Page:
Royal Flying Doctor Service and Rio Tinto partner to improve remote and rural Queensland health services
The Royal Flying Doctor Service (Queensland Section) and Rio Tinto have formed a new partnership to improve emergency and remotely delivered health care services across regional Queensland.
Under the partnership, Rio Tinto has pledged $1.25 million to RFDS Queensland over five years, underlining the company’s commitment to the health and wellbeing of Queenslanders and to providing resources to combat the effects of the COVID-19 pandemic. This partnership adds to Rio Tinto’s longstanding support of the Flying Doctor in Western Australia.
The new partnership will
- Improve remote delivery of primary health care and mental health services across the state through support of RFDS Queensland’s COVID-19 Emergency Fund.
- Fund construction and maintenance of a new patient transfer facility in Weipa and maintenance of the existing patient transfer facility in Gladstone. These transfer facilities improve patient care and operational response times for critical patients and upgrade comfort levels for patients, crews and service-delivery partners.
- Contribute to construction of a world-class Aeromedical Retrieval Simulation Hub in Bundaberg. The hub will use virtual reality, augmented reality and high-fidelity immersive training scenarios to attract and train aeromedical professionals for the benefit of the whole state.
Rio Tinto Aluminium Pacific Operations managing director Kellie Parker said “We are proud to extend to Queensland our longstanding partnership with the Royal Flying Doctor Service.
“Our priority is the safety and wellbeing of our people and communities, and the Flying Doctor provides a vital service to remote and rural areas. This partnership will help improve medical access and services for people in these areas across the state, including where we operate, at Gladstone and on Cape York Peninsula.”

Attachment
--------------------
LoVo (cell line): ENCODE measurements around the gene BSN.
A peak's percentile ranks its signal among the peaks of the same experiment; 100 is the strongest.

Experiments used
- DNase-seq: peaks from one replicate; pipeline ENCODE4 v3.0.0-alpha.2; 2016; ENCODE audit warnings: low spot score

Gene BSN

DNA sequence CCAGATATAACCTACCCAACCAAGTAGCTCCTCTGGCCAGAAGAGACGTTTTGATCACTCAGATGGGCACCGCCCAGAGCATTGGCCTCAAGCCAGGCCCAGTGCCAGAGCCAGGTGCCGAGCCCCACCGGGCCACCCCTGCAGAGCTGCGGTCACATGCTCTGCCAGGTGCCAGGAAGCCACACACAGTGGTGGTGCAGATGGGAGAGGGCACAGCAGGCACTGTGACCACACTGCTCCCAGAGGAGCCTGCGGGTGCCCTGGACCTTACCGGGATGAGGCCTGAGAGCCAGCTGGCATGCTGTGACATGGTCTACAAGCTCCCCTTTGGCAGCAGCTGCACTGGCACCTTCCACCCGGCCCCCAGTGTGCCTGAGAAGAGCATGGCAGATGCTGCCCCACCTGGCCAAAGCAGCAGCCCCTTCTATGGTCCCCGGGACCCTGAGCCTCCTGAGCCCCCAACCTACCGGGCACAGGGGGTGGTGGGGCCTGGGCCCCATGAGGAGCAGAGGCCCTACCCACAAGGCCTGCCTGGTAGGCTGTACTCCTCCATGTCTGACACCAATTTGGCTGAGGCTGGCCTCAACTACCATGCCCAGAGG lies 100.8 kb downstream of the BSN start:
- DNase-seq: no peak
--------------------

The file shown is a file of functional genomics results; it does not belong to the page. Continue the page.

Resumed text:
Royal Flying Doctor Service (Queensland Section) chief executive Meredith Staib said the Service was pleased to welcome Rio Tinto as a Principal Partner.
“This new million-dollar partnership will allow our service to deliver even greater levels of care across the state,” Ms Staib said.
“Improving our infrastructure does require a significant investment and strategic partnerships such as this will allow us to do just that.
“We are incredibly grateful to Rio Tinto for their commitment to help us deliver even better health outcomes for Queenslanders.”
The $1.25 million RFDS Queensland partnership is the first major investment announced in Queensland as part of a US$25 million commitment Rio Tinto has made to support communities around the globe during the COVID- 19 pandemic and recovery. The commitment takes Rio Tinto’s total estimated voluntary global community contributions to around US$60 million for 2020.
More information on Rio Tinto’s COVID-19 response can be found here.
About the Royal Flying Doctor Service of Australia (RFDS):
The RFDS has been saving lives in regional, rural and remote Australia for more than 91 years. In addition to the 24/7 aeromedical retrieval of the critically ill or injured, the RFDS delivers a broad range of essential primary and preventative healthcare services, including telehealth, mental health, oral health and chronic disease management.
Established in Queensland by the Reverend John Flynn in 1928, the RFDS has grown to become the world’s largest and most comprehensive aeromedical organisation, comprising a fleet of 75 aircraft, the operation of 24 aeromedical bases, and six remote primary health care facilities.
Today, the RFDS delivers more than 370,000 episodes of patient care across Australia every year – equivalent to assisting someone every two minutes.
In Queensland, the RFDS treats on average 250 patients each day, including flying 30 patients per day to specialist care. Since 1995, we have proudly partnered with Queensland Health to transport more than 230,000 patients through the inter-hospital transfer service.
As part of the Hinkler Regional Deal Implementation Plan, the Australian Government has committed $15 million in funding to support the design and delivery of the Aeromedical Retrieval Simulation Hub in Bundaberg.